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Superintendent seeks community ideas in coffeehouse setting

Rochester schools Superintendent Michael Munoz attends a public meet and greet Saturday morning at Dunn Bros on Elton Hills Drive.

At local coffee shop, Rochester Superintendent Micheal Muñoz listened as a dozen people shared their thoughts about how to improve education in Rochester.

"We don't take advantage of technology," said Max Sullivan, a local real estate broker, holding up a Nook reader and boasting of its power to download millions of books. "If I had a choice of buying a thing like this or have my kids carry six books around, I'd buy this."

Sullivan appeared to have a sympathetic listener in Muñoz, who shared his experiences using iPads in his previous district. Students not only accessed their books online but their assignments too, Muñoz said.

Saturday's gathering was the first in a series of monthly listening sessions the new Rochester leader says he plans to conduct during the year. This one was held at Dunn Bros Coffee, 120 Elton Hills Dr.

Above the whir of coffee-making machinery, conversational topics ran the gamut: Would Rochester benefit from offering all-day, every-day kindergarten to all children; should the high schools adopt a later start time; how the more academically advanced kids in the middle schools are lulled into complacency by an abundance of focus on minimum standards; how schools can do a better job of engaging parents.


With a couple of exceptions, most of those who discussed their concerns were teachers, principals or staff employed by Rochester Public Schools, but some also brought their concerns as parents.

Muñoz, who became superintendent less than than two months ago, returned to what is becoming a common theme of his: how teaching has to change from a lecture-style approach to one that is more hands-on, collaborative and student-focused.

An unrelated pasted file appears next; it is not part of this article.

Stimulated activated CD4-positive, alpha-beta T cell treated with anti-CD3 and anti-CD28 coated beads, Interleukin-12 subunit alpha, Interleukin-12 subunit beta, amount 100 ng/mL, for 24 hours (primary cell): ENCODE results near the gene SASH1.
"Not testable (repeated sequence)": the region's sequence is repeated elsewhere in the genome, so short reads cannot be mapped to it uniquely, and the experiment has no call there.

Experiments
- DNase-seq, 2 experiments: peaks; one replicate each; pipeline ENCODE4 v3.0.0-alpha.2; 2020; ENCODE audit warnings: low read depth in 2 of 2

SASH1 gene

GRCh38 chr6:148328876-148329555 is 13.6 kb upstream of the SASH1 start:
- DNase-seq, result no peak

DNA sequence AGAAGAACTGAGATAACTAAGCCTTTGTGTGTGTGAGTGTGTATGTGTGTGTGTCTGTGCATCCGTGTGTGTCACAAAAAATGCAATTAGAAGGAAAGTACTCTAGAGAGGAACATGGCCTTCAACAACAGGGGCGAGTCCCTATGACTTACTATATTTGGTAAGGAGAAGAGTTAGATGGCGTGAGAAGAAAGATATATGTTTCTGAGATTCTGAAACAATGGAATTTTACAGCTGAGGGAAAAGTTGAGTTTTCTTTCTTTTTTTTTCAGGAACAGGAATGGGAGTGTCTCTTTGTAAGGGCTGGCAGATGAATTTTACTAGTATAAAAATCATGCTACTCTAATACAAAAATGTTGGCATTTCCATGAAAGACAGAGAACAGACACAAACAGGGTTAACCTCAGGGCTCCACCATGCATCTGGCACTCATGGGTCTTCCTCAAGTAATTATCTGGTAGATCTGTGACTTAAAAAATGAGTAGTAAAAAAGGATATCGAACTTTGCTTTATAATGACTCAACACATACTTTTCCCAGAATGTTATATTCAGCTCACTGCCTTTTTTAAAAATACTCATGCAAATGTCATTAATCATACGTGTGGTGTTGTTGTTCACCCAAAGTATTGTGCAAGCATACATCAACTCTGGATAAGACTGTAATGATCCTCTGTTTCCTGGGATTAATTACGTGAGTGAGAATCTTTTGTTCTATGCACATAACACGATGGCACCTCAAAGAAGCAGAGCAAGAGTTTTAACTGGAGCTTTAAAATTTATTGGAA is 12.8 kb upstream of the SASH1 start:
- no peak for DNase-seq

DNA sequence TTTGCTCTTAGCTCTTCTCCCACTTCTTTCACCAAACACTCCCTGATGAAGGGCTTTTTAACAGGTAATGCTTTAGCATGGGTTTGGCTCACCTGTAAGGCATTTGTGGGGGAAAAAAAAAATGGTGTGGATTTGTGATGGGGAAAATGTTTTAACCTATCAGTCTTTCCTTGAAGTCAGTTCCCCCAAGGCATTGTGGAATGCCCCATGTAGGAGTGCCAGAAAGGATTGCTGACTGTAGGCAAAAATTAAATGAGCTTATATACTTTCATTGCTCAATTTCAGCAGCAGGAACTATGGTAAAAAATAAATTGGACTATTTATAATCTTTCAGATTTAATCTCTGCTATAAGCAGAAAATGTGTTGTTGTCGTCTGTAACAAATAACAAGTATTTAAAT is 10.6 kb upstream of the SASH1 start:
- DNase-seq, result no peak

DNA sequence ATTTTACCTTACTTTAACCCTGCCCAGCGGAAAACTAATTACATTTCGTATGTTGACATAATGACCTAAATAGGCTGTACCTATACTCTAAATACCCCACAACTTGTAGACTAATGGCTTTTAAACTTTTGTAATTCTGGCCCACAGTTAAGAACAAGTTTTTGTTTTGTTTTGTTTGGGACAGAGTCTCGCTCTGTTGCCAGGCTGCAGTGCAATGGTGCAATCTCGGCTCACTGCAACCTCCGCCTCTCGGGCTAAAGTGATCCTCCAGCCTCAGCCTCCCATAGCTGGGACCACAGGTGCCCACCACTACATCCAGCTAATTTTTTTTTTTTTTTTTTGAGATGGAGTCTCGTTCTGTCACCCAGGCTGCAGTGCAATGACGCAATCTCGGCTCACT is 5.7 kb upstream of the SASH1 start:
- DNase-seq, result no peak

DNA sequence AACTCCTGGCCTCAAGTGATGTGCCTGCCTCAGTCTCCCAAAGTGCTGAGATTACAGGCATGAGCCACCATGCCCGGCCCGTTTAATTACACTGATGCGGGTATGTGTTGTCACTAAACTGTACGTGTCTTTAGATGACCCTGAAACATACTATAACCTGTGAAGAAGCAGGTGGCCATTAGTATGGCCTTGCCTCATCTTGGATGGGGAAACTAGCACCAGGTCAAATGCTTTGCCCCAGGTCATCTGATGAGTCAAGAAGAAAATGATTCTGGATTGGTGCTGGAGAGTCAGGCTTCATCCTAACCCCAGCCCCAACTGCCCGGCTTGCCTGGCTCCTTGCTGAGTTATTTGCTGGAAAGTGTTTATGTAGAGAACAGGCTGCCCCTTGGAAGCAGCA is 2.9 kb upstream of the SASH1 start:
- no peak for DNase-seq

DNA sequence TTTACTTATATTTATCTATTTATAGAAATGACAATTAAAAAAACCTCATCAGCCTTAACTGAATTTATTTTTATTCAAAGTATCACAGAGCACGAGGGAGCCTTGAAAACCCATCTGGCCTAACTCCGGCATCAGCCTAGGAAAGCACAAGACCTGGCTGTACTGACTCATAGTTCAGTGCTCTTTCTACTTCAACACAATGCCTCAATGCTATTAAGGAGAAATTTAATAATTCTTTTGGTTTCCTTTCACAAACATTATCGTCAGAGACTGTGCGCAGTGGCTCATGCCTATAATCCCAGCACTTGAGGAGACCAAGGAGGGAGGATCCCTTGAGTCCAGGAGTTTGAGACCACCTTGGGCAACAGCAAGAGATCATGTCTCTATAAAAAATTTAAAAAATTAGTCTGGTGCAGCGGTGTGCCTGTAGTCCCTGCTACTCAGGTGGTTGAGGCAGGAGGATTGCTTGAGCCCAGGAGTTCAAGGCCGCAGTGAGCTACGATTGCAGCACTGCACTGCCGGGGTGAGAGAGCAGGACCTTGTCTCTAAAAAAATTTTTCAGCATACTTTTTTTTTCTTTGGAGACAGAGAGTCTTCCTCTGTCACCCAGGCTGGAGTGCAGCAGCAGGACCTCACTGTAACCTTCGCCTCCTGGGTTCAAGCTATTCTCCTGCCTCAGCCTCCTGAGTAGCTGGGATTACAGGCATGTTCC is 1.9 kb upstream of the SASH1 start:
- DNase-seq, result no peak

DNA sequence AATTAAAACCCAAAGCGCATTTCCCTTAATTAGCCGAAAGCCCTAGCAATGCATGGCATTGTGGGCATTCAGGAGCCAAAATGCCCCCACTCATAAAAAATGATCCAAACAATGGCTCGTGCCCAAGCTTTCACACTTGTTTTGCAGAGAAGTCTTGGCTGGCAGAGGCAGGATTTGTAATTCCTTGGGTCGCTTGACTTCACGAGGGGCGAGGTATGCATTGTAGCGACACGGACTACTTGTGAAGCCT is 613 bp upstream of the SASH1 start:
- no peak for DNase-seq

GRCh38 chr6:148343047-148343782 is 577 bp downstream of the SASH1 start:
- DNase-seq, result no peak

"We can no longer sit up in front and lecture. (Students) shut down, and when they shut down, they become a disruption," he said.

Afterward, the Rev. Don Barlow, pastor of Rochester Community Baptist Church, said the idea of holding listening sessions was a "great idea." But noting the large percentage of Rochester district staff at the first session, he said he hoped to see more community members and parents at future events.

"I think there needs to be more of a concerted effort to inform the community," Barlow said.

Muñoz said some of the comments he heard echoed thoughts and confirmed in him policy directions he was considering for the district. Without being specific, he said technology was one area where he saw room for potential and improvement.

"I think the whole focus on technology and how we have to use that in teaching, that's going to be part of my conversation with the entire staff," he said.

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